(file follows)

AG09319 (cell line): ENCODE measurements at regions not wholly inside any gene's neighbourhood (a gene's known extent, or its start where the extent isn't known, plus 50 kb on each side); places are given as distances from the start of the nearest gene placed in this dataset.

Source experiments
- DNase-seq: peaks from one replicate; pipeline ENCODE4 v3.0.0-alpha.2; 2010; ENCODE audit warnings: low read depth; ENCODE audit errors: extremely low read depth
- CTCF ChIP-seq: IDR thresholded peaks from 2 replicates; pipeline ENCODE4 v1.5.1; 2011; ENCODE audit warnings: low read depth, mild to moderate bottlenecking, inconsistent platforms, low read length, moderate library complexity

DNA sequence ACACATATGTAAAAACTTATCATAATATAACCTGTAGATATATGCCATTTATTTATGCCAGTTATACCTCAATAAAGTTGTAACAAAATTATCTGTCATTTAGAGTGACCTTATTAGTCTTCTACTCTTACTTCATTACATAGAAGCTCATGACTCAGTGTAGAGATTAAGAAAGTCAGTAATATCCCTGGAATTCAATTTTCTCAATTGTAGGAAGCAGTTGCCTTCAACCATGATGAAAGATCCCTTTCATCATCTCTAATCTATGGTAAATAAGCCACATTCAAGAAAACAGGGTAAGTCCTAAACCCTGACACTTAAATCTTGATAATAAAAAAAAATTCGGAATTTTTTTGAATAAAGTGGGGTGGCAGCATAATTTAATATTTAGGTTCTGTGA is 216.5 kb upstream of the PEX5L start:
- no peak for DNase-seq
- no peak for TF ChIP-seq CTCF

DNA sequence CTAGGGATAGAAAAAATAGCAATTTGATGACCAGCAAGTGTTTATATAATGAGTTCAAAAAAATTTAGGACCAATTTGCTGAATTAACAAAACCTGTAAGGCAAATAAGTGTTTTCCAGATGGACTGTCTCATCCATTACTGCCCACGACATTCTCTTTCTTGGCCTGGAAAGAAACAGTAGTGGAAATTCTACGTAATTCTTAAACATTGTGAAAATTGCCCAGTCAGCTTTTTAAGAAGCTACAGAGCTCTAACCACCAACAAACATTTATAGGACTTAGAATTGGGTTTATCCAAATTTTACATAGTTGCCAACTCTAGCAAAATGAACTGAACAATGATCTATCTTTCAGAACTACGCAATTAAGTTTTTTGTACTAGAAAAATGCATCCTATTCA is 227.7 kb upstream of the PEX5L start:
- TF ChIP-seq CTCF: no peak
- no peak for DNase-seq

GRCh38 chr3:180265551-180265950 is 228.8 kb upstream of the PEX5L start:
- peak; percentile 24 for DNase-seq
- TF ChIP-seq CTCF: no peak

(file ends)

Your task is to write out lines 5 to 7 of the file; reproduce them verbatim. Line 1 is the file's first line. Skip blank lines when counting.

DNA sequence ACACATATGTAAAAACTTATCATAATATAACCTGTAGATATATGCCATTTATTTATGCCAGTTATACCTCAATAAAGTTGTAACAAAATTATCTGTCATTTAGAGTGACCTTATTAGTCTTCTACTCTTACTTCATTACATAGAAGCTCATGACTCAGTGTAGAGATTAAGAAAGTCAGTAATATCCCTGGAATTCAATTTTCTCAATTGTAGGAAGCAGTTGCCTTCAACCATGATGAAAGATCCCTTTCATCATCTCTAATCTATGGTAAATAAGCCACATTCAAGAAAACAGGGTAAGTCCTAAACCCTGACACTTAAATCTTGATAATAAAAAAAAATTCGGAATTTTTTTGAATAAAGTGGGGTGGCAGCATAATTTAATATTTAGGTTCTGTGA is 216.5 kb upstream of the PEX5L start:
- no peak for DNase-seq
- no peak for TF ChIP-seq CTCF